HEADQUARTERS Marine Battalion,

Morris Island, September 3, 1864. 1st. The Revised Army Regulations will govern the marine battalion in all its details.

2d. At the three roll calls, "reveille,” “retreat," and “tattoo,” one commissioned officer only is required to be present.

3d. A camp sergeant of police will have charge of the police of the battalion camp throughout. All police is under his supervision, and he is responsible to the commanding officer of the battalion only.

4th. A regimental detail for police will be made daily from the different companies of four privates per company, with two corporals, according to roster, for the general camp police. The detail will report to the camp sergeant of police.

5th. Company police is under the direction of the captains, and will be performed by the companies.

6th. The guard will police its own quarters under the officer of the guard ; quarters are to be ready for inspection and repored at ten o'clock a m. to captains, who will inspect thouroughly and report the result by the orderlies.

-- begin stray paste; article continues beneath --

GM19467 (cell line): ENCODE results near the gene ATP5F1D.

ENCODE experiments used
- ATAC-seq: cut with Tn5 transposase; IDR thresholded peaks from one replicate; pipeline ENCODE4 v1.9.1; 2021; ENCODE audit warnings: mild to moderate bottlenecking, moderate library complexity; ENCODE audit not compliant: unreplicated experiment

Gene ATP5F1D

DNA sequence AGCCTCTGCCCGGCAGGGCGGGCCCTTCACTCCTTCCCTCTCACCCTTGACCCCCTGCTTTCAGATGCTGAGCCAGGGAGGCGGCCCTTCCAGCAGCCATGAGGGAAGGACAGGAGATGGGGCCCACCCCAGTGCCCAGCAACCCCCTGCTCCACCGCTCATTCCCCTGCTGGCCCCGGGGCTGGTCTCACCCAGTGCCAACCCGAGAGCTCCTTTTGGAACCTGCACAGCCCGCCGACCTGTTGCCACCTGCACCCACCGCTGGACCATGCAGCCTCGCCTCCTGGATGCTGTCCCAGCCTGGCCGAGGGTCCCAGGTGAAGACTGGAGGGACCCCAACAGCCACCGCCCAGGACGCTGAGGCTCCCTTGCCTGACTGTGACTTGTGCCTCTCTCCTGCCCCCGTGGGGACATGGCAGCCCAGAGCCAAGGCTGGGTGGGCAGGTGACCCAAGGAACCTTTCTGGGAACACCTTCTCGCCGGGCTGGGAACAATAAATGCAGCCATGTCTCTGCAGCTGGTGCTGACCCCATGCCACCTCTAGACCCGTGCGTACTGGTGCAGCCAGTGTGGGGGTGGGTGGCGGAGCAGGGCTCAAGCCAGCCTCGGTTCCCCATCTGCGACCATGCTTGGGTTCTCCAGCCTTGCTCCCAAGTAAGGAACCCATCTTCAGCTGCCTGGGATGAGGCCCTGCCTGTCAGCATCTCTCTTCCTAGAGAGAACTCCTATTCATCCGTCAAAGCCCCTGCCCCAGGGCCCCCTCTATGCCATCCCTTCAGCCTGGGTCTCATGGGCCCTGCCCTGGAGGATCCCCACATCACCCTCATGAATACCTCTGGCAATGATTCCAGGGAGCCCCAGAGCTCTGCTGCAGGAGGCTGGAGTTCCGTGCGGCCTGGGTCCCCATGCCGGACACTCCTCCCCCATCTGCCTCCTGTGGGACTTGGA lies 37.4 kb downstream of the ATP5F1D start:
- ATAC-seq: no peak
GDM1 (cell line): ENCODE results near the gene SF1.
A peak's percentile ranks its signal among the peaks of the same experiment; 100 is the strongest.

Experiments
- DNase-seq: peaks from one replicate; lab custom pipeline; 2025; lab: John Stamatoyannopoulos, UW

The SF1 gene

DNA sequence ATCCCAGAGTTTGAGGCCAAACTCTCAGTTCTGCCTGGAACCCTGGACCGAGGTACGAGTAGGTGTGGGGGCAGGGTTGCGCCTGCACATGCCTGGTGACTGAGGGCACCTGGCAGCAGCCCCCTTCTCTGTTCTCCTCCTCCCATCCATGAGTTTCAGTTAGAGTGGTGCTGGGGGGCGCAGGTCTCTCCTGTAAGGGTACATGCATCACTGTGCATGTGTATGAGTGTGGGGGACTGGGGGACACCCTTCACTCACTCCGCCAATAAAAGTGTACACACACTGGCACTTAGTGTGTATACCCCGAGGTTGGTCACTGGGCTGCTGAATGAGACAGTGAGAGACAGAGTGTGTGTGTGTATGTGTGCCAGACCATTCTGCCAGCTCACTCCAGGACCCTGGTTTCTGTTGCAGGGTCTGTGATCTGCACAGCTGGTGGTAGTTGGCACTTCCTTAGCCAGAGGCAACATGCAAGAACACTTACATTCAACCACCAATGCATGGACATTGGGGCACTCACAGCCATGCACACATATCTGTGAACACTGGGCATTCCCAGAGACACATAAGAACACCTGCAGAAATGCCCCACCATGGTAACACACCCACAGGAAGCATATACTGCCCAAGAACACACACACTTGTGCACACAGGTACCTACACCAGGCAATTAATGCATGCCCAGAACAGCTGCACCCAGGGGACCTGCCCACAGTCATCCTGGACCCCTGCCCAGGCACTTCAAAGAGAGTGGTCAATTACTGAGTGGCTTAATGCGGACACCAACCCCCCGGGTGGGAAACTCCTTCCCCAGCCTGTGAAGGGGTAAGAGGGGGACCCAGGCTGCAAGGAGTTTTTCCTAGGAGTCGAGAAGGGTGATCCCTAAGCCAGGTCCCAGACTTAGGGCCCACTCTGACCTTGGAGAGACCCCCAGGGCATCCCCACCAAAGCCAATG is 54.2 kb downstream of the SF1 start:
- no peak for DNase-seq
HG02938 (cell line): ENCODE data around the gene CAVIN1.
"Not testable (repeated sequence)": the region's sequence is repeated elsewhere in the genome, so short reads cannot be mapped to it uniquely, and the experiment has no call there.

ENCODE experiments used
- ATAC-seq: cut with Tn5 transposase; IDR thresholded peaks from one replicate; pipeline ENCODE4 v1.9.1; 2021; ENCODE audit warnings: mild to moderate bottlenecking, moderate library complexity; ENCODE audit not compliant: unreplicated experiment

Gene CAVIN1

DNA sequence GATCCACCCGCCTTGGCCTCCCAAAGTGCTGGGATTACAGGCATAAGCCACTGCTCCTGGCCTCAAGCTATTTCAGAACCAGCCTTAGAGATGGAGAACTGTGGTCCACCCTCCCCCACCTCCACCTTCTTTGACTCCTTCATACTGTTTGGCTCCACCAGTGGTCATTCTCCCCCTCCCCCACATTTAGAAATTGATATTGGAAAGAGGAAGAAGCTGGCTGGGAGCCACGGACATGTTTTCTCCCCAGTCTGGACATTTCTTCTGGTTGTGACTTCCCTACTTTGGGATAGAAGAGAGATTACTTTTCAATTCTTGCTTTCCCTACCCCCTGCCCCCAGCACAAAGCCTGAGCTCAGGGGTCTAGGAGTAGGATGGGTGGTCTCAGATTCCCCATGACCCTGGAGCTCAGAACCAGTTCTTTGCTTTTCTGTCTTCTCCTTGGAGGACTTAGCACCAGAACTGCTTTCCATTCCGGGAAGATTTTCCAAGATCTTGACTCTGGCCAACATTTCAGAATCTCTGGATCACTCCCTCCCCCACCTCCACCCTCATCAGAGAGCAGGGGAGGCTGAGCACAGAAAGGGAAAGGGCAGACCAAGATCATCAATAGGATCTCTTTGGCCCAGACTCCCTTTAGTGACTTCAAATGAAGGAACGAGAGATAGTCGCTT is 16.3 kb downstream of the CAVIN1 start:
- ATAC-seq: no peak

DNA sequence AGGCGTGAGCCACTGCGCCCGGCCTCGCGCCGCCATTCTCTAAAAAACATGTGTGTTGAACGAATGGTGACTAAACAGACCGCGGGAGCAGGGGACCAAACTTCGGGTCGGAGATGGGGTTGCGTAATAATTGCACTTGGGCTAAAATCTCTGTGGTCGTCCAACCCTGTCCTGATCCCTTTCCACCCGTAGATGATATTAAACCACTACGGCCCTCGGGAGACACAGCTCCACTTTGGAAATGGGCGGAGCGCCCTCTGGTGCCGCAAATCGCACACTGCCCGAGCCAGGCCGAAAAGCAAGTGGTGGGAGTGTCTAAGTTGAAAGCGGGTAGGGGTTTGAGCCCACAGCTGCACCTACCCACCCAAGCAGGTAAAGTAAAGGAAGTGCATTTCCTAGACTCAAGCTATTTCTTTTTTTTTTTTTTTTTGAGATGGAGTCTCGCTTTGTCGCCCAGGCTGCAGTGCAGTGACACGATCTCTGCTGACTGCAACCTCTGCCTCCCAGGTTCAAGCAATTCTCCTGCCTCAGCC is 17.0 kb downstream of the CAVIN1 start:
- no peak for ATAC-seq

7th. The camp sergeant will report at reveille, ten a. m., one p. m., retreat and tattoo, the police of the camp to the commanding officer.

8th. All offensive matter affecting the health of the camp will be burned or buried two feet deep. The sanitary condition of the camp must be cared for by all.

9th. Immediately after evening parade companies will be marched to company parades, and their arms and accoutrements thoroughly inspected by their captain before dismissal, who will report their result by their orderlies to the commanding officer.

10th. Lights will be permitted to officers until twelve p. m., and to noncommissioned officers until half past nine p. m.; all others to be extinguished at tattoo and the camp quiet.

11th. The camp must be orderly at all times. In everything affecting the good order of the camp, the offender, if an officer, will be reported ; if an enlisted man, confined. The officer of the guard has the enforcing of this order.

12th. Reports must be made daily from the companies in writing, signed by captains, of the disposition of the force under their command, and sent in to the adjutant at eight a. m., to be by bim consolidated and sent to the commanding officer at nine a. m.